What's That Bug? does not endorse extermination

Subject: Morning Cloak Caterpillars?
Location: Saint John, NB Canada
July 30, 2014 6:40 am
I found this congregation of caterpillars on the branch of my willow tree last night. This morning they had abandoned that branch, leaving clumps of black, and had relocated to a higher branch. I am located in Saint John, NB Canada and have never encountered these before. Based on what I’ve seen on the internet, I believe they are Mourning Cloak Caterpillars but I was hoping someone could confirm that makes sense. I’m also wondering if these are dangerous and should heed any warnings. I’m not a creepy crawly fan so I haven’t gotten too close but I’ve taken a couple of photos zoomed in as much as possible.
Signature: Jennifer

Mourning Cloak Caterpillar Aggregation

Mourning Cloak Caterpillar Aggregation

Hi Jennifer,
Though you image lacks critical detail, there are enough similarities to presume these are Mourning Cloak Caterpillars.  Your very descriptive account of the sighting supports that supposition as willow is a common food plant.  Mourning Cloak Caterpillars frequently feed in a group, known as an aggregation, a more accepted term for a group of caterpillars than the term congregation.  Mourning Cloak Caterpillars are not considered dangerous, but the spines can cause a painful prick if they are carelessly handled.

Subject: Mysterious green dragon-fly looking bug
Location: Portland, oregon
July 29, 2014 12:48 pm
Dear Bugman,
We found this bug while sweeping our porch today. Both the six-year-old bug expert I was babysitting and myself could not identify this insect. Your help would be greatly appreciated! Thank you very much for your time!
Signature: Electronically

Green Lacewing

Green Lacewing

Dear Electronically,
Green Lacewings like the one in your image are important predators that feed upon many agricultural pests, including Aphids.  Both adults and larval Lacewings feed on Aphids.  Green Lacewings are sometimes called Goldeneyes.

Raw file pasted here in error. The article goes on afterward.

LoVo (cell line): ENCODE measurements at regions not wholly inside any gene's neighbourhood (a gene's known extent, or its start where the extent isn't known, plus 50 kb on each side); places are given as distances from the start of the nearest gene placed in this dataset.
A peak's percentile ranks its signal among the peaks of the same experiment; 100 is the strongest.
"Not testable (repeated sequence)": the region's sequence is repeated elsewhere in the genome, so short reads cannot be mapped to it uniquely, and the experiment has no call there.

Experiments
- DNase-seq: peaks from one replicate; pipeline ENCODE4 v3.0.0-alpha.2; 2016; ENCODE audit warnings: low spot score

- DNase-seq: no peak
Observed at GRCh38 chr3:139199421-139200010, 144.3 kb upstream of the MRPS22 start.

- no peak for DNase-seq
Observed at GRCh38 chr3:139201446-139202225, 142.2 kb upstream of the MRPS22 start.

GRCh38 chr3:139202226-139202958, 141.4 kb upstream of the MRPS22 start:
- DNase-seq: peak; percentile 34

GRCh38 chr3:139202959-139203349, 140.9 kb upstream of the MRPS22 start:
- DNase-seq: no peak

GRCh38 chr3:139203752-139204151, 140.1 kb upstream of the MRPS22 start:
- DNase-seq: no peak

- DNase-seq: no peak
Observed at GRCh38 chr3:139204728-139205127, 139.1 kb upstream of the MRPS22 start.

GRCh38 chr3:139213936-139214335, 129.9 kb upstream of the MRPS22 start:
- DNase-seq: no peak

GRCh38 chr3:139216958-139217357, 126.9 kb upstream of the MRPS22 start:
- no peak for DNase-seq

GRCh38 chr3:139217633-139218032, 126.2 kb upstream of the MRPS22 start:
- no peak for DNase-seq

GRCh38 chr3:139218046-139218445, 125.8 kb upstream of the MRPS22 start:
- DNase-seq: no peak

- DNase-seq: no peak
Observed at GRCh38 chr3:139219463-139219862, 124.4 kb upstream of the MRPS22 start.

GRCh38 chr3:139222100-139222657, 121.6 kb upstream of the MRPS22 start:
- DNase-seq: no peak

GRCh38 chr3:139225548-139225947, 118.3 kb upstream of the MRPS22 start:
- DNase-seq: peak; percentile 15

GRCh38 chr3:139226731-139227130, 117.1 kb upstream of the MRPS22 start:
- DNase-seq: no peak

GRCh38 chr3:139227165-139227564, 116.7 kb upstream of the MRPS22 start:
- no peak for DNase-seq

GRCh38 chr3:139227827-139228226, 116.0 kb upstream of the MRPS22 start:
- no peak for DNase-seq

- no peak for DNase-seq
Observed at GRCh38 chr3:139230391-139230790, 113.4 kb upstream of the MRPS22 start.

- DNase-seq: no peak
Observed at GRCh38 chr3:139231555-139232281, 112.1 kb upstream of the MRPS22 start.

Subject: Butterflies
Location: Westford, MA
July 29, 2014 3:42 pm
A friend of mine was at a butterfly zoo in Westford, MA and she came across several exotic species that she wanted identified
Signature: Collin

Birdwing Butterfly

Golden Birdwing Butterfly

Dear Collin,
Butterfly habitats are not natural settings for butterflies, and it can be difficult to identify unknown species without knowing the country of origin, which is one method we use to search for identifications.  Additionally, the quality of your friend’s images is very poor, which is also detrimental for identification purposes.  We do know that one image is of a Birdwing Butterfly in the tribe Troidini.  It appears to be in the genus
Troides.  You can compare your image to this image of a female Troides rhadamantus from the Goliathus website.  As you can see from this FlickR image, the Golden Birdwing, which is the common name for Troides rhadamantus, is a resident in the Chicago Botanic Garden Butterfly House, which is a good indication it can be found in other butterfly habitats that often use the same breeders to obtain stock.  Let your friend know that butterfly habitats often have displays with images that assist in identifying the residents.  The Westford Butterfly Place has a website with a gallery.